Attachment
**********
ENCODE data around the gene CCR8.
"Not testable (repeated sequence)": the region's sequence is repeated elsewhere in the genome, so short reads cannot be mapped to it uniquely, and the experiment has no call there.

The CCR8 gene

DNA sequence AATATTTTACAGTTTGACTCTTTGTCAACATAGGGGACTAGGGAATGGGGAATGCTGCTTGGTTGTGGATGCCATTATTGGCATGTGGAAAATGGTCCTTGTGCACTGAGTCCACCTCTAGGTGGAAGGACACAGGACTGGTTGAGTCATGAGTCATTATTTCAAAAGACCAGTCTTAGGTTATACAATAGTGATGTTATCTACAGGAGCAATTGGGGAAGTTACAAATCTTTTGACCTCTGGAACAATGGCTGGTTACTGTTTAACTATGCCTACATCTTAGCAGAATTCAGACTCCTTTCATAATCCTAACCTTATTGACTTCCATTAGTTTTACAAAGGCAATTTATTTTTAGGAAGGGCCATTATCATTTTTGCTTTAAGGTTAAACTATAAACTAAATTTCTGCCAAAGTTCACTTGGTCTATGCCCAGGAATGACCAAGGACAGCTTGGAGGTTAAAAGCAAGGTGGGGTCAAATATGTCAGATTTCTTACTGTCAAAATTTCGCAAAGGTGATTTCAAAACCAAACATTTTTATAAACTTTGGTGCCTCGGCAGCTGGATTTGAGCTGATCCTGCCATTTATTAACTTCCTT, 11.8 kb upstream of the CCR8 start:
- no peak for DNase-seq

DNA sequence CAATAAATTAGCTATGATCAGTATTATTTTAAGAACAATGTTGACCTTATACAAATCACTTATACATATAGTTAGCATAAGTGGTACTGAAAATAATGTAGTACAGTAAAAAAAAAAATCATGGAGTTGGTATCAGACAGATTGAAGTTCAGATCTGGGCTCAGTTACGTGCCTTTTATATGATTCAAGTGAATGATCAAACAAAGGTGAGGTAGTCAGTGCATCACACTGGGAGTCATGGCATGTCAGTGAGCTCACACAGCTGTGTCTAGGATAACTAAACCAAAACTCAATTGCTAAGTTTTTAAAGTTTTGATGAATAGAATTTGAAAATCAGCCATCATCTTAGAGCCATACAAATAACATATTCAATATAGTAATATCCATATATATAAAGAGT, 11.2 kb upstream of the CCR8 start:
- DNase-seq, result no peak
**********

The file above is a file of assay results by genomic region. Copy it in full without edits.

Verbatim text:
ENCODE data around the gene CCR8.
"Not testable (repeated sequence)": the region's sequence is repeated elsewhere in the genome, so short reads cannot be mapped to it uniquely, and the experiment has no call there.

The CCR8 gene

DNA sequence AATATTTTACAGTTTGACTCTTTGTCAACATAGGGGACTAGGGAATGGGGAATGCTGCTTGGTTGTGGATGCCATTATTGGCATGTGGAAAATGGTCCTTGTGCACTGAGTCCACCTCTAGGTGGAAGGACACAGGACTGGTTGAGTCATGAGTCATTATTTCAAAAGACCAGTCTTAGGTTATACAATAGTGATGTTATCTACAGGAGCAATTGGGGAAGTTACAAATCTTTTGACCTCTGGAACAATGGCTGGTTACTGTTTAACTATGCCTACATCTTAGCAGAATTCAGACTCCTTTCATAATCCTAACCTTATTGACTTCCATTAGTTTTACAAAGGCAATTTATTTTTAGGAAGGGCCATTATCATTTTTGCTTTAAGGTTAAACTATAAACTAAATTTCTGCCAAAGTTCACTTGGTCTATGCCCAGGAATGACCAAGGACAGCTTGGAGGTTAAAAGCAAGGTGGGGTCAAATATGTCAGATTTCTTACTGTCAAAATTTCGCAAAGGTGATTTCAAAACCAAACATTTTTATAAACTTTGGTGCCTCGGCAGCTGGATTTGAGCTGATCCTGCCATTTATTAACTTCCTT, 11.8 kb upstream of the CCR8 start:
- no peak for DNase-seq

DNA sequence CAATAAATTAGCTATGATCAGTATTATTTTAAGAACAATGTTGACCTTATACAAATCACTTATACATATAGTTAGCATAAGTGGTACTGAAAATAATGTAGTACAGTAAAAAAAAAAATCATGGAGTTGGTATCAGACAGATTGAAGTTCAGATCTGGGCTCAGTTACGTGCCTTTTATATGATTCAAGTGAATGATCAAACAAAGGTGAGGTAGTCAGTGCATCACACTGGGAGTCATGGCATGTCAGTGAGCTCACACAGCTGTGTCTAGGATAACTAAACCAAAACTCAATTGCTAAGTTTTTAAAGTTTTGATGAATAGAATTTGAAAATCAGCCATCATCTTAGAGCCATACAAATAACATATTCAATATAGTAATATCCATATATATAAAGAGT, 11.2 kb upstream of the CCR8 start:
- DNase-seq, result no peak